Bass and Pike
Smallmouth bass and northern pike are also Fort Peck favorites, and the challenge of choice for a small-but-growing contingent of fly fishers on the reservoir. Both species are abundant in shallow water in spring and early summer. One summer over the 4th of July weekend, a friend and I fished the south side of the lake from Hell Creek State Park. We took numerous pike and smallmouths on flies (along with a walleye), the largest of which was an 18-pound northern that came to the boat after a knuckle-whitening fight. Fishing by day and cooking the cream of our catch under a canopy of verdant cottonwood trees in the park's campground remains one of my most memorable weekends as an angler.
According to management contacts at the Montana Department of Fish, Wildlife and Parks (MDFWP), the reservoir's smallmouth bass average 12 to 14 inches, with fine numbers of larger fish, a few of which may reach 20 inches. Bass fishing is great all summer, with the best odds of outsized specimens occurring during the spawning period from around mid-May to Memorial Day weekend. Northern pike average around 35 inches. One biologist interviewed notes that "we've seen a lot of bigger pike in recent years." Action for pike picks up in late April. Trophy-minded anglers often hit the water during May, but broad, toothy northerns in the 10- to 20-pound range are hooked throughout the season.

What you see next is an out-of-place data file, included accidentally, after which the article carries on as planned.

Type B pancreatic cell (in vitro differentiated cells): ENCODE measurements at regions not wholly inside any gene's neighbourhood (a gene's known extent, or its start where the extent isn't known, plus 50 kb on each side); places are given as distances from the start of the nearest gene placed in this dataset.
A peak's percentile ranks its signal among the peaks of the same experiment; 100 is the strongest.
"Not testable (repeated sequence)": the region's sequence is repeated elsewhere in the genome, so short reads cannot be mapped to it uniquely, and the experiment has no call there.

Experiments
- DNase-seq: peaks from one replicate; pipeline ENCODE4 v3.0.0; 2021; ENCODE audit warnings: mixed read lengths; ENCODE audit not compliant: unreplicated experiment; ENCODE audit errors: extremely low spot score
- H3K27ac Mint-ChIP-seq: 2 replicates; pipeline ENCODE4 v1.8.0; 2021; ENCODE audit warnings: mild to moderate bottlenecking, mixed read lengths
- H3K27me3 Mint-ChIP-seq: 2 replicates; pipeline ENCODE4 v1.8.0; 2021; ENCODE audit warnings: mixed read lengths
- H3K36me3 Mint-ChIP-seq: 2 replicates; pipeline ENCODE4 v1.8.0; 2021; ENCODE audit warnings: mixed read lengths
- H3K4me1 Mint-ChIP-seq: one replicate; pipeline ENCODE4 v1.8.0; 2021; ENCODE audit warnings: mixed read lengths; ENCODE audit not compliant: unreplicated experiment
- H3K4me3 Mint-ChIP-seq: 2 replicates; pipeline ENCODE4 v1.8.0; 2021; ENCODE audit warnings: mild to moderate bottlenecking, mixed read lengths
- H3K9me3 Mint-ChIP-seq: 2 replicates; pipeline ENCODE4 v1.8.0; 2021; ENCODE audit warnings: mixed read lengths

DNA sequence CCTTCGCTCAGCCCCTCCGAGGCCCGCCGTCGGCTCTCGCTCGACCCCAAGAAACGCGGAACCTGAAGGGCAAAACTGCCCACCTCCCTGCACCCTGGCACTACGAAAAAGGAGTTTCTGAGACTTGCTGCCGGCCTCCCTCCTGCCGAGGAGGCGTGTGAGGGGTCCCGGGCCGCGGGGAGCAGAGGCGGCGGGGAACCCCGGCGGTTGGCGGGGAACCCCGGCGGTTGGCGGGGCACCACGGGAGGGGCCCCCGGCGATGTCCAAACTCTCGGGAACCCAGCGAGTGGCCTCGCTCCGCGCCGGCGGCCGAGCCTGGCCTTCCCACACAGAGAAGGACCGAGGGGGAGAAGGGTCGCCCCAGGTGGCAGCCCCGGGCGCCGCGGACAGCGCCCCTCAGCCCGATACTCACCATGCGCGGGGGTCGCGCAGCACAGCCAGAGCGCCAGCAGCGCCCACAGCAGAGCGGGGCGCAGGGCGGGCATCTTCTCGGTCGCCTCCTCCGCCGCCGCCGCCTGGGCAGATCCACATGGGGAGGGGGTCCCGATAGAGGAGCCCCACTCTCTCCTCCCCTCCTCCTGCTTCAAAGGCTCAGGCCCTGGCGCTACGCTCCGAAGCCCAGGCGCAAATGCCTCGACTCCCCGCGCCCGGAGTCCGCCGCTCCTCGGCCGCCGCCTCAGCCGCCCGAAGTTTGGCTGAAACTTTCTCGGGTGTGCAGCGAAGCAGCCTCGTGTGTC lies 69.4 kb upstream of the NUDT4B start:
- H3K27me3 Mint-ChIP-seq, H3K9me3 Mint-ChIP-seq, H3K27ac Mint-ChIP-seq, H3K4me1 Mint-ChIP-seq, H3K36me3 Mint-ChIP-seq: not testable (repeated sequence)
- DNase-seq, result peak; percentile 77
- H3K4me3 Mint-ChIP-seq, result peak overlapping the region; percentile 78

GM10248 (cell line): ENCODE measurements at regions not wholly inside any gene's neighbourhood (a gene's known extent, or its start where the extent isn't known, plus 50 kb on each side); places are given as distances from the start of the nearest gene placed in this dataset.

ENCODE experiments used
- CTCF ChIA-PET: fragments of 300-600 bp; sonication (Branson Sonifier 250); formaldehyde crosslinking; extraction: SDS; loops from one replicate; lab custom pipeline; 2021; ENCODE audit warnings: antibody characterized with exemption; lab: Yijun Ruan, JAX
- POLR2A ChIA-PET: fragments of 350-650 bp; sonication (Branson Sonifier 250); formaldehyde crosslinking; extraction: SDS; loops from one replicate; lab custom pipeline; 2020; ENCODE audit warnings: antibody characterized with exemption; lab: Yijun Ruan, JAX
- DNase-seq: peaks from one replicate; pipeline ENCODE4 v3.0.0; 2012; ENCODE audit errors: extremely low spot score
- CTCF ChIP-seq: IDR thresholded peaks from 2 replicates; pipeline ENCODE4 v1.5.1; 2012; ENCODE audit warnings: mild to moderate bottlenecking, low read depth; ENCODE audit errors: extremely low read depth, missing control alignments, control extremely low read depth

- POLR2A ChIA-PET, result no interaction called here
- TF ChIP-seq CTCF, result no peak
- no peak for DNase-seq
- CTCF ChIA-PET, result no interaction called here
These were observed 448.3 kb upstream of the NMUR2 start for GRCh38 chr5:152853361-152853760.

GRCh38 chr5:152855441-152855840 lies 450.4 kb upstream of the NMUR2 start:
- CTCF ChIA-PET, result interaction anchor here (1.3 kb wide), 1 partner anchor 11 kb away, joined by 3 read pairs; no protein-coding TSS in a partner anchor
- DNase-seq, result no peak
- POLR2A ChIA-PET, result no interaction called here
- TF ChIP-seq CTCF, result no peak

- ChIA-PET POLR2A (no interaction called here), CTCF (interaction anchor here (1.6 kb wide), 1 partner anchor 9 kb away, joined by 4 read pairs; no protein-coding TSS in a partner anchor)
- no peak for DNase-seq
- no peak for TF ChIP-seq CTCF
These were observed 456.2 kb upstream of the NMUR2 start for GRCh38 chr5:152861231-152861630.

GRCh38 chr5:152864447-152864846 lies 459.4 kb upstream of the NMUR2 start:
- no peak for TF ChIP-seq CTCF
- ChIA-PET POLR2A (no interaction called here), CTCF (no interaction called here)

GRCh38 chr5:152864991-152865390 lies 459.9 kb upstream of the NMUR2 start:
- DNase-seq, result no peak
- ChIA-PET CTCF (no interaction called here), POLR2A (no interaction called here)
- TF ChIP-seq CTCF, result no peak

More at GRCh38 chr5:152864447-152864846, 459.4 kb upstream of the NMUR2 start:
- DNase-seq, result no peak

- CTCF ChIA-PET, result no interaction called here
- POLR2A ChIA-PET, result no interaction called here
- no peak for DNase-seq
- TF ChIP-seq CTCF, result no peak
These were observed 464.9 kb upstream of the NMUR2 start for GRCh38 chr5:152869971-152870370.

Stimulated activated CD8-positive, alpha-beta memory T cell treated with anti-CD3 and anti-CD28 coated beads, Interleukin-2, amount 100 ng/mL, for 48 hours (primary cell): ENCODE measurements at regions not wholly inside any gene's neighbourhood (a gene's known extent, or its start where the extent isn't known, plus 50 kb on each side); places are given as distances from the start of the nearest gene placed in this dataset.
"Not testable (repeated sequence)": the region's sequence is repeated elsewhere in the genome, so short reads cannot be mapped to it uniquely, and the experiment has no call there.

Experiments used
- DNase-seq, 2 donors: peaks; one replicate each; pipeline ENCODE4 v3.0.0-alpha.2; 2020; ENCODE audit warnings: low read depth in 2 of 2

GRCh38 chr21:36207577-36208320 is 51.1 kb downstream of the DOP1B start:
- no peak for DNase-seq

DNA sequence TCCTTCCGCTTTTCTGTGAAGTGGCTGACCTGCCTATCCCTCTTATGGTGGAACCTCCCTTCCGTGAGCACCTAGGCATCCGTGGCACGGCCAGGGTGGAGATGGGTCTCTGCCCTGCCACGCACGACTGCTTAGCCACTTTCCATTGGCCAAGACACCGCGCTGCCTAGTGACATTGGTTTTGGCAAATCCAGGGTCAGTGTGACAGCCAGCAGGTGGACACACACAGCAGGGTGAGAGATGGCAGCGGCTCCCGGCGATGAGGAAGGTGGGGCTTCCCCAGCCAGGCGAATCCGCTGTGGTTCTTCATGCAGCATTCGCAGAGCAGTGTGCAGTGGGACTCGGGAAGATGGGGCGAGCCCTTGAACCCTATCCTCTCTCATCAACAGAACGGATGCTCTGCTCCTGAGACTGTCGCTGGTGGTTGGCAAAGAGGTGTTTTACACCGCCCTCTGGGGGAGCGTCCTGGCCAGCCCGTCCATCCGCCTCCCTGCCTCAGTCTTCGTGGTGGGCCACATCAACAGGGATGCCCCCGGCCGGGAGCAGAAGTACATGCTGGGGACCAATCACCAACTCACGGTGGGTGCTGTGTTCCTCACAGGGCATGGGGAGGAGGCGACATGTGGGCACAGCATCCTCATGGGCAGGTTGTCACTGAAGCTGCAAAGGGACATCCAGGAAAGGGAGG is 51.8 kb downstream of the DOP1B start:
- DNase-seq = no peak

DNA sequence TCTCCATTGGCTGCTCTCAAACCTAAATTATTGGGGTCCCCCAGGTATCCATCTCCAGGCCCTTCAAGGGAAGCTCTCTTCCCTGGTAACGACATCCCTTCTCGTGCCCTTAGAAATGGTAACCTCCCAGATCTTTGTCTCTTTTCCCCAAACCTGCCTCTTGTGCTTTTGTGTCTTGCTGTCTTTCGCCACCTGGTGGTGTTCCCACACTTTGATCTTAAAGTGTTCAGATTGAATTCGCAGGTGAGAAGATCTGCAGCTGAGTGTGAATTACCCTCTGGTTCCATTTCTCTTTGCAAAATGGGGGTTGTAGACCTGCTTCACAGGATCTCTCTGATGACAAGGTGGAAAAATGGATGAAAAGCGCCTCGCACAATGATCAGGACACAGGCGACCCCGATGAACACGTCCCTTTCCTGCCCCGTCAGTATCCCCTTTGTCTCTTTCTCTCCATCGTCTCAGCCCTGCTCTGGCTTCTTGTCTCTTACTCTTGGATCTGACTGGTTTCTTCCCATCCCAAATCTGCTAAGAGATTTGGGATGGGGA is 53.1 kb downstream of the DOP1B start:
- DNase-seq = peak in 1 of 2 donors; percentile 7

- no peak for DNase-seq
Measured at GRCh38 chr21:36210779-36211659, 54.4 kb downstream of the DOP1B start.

Some anglers opt for fancier rigs, but simple fishing tackle works well whether fishing from a boat or the bank. Walleyes, pike and smallmouth bass all take spoons, spinners, crankbaits and minnow plugs. Jigs dressed with soft plastic twister tails tossed toward structure or twitched at the edge of weed beds also incite strikes. Some anglers also favor bait in the form of nightcrawlers, suspended under a float or used to tip jigs. Eight- to 10-pound line is considered heavy enough for large pike and walleye, but some anglers opt for heavier filaments when targeting trophy fish and working weed beds. Steel leaders are used by the majority of pike fishers.